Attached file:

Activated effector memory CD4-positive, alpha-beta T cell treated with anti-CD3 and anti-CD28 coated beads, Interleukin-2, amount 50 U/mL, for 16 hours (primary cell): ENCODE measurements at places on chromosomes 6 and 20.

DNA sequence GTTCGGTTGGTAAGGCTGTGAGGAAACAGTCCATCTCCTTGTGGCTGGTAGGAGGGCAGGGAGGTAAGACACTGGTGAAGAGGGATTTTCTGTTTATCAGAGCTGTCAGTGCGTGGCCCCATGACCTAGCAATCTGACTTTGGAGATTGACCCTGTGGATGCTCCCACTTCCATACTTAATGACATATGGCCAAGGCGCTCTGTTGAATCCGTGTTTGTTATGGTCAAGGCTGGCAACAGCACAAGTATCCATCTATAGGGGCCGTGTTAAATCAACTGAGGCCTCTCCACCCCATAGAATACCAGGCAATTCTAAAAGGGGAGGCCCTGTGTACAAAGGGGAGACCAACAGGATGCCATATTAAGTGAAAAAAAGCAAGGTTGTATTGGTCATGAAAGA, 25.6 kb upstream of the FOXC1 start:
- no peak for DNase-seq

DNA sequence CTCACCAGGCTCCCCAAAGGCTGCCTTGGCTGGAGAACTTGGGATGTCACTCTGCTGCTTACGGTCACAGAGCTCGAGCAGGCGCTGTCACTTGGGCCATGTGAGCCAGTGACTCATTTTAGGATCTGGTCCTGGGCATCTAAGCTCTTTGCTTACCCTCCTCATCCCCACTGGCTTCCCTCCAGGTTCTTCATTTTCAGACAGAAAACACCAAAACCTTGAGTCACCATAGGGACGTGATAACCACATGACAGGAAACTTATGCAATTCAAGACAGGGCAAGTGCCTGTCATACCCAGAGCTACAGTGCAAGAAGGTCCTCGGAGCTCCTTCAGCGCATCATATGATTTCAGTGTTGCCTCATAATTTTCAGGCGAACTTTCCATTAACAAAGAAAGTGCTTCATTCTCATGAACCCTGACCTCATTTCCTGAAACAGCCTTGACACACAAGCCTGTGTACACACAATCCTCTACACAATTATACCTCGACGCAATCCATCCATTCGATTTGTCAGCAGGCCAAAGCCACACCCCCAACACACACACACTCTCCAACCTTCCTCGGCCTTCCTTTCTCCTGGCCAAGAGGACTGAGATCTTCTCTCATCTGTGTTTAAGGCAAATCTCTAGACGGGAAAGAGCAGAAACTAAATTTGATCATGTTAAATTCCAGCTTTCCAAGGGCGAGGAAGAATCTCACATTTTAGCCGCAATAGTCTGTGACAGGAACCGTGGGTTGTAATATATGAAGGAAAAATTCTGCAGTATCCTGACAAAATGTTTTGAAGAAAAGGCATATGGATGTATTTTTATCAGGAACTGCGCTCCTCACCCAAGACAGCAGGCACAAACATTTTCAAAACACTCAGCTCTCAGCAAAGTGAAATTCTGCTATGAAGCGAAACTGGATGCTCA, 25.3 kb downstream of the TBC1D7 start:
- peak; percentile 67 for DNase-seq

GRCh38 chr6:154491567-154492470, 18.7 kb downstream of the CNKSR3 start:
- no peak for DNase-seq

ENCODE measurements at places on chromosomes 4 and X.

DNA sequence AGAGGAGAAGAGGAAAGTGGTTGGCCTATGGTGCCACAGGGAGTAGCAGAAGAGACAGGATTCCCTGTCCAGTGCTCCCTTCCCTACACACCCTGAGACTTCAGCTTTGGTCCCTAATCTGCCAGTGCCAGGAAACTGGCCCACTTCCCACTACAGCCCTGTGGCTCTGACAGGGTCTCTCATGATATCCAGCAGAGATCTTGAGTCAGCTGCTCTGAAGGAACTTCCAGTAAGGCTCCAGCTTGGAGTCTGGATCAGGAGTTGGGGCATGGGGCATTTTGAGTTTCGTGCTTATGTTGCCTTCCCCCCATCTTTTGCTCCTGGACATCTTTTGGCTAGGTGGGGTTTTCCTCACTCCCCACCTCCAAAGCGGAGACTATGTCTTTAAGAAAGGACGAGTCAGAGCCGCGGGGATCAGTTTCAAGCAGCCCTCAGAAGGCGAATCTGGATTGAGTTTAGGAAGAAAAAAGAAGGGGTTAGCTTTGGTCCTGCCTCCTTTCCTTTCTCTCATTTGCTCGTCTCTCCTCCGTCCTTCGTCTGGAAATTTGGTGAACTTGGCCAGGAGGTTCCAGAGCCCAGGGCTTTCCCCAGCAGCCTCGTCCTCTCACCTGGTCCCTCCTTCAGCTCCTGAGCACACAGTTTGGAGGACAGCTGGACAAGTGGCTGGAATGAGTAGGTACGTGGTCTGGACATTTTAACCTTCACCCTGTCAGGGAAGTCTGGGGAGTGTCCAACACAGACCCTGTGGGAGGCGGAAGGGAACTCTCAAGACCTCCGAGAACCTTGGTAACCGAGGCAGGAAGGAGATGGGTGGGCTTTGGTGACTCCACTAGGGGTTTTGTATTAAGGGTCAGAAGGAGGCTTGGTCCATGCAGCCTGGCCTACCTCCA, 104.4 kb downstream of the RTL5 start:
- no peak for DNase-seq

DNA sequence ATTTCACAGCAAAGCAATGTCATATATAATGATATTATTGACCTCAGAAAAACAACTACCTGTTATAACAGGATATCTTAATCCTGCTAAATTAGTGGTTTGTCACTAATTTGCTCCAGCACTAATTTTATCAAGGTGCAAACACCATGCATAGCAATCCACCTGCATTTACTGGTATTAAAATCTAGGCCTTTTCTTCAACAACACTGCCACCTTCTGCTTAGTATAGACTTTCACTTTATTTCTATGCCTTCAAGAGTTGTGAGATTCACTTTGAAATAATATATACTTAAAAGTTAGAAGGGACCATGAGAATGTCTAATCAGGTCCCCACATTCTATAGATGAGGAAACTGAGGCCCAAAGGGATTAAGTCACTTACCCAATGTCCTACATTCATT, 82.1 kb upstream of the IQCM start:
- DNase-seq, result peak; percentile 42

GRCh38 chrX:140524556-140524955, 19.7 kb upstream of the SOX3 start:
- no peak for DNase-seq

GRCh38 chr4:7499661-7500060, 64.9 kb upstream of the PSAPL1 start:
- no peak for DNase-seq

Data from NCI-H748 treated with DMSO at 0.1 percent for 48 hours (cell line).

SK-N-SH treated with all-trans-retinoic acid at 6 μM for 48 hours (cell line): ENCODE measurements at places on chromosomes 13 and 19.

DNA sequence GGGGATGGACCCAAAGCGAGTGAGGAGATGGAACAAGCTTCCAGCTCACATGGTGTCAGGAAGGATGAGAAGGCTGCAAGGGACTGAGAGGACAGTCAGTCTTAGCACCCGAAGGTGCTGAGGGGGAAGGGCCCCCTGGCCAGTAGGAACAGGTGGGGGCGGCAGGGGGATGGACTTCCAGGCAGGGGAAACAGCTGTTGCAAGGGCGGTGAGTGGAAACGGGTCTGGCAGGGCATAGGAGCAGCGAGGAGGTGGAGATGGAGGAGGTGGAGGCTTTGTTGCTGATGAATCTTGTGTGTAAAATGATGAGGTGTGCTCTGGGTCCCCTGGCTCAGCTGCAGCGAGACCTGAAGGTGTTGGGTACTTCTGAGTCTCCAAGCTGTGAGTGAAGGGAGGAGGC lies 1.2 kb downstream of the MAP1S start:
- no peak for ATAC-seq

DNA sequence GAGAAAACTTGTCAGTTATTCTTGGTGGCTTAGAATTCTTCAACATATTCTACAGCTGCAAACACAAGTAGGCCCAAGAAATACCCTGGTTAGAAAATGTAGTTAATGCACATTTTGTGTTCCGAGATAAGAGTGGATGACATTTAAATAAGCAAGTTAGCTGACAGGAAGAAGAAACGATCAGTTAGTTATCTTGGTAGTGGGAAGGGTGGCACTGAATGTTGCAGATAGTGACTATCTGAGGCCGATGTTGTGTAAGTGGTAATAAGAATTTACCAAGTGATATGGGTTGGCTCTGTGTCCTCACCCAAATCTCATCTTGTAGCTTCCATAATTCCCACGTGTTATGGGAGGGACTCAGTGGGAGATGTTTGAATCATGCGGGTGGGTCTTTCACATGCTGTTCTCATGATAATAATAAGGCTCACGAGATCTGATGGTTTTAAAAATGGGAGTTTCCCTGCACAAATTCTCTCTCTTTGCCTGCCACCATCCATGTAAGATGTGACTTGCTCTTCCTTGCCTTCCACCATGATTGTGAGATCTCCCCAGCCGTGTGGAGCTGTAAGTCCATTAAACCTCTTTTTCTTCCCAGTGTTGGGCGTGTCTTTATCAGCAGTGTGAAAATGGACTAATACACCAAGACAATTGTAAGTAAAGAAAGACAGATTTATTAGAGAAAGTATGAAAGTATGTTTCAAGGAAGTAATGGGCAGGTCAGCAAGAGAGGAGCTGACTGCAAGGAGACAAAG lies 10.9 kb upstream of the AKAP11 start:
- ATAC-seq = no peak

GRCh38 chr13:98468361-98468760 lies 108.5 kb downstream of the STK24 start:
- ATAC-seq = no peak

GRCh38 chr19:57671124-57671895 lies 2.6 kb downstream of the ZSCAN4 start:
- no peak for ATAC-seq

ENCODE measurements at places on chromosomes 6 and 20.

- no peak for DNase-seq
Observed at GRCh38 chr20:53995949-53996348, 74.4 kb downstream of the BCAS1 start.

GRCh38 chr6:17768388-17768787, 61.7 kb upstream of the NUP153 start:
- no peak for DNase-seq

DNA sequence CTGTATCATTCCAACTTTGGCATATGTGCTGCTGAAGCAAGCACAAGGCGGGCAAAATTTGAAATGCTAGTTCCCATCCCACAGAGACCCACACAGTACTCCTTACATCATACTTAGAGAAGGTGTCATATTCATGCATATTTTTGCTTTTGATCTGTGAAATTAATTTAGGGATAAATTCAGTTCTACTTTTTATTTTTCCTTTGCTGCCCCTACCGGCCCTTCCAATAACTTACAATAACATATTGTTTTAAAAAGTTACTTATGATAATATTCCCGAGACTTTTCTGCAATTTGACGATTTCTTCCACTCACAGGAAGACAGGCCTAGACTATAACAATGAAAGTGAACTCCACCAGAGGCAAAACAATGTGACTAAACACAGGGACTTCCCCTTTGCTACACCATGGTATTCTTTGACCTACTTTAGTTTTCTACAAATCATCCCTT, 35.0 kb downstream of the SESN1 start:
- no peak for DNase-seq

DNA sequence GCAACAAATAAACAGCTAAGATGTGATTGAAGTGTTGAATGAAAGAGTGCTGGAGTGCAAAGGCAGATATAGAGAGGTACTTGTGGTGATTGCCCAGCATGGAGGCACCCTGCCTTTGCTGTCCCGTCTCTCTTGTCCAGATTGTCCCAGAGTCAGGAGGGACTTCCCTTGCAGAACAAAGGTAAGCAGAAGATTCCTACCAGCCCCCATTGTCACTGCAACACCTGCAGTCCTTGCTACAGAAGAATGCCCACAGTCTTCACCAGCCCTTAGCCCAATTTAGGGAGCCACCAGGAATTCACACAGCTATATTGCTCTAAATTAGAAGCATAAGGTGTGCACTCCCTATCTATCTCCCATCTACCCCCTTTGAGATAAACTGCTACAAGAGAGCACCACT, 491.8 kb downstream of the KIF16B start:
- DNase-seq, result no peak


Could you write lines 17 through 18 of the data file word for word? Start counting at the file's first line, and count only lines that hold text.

Data from NCI-H748 treated with DMSO at 0.1 percent for 48 hours (cell line).

SK-N-SH treated with all-trans-retinoic acid at 6 μM for 48 hours (cell line): ENCODE measurements at places on chromosomes 13 and 19.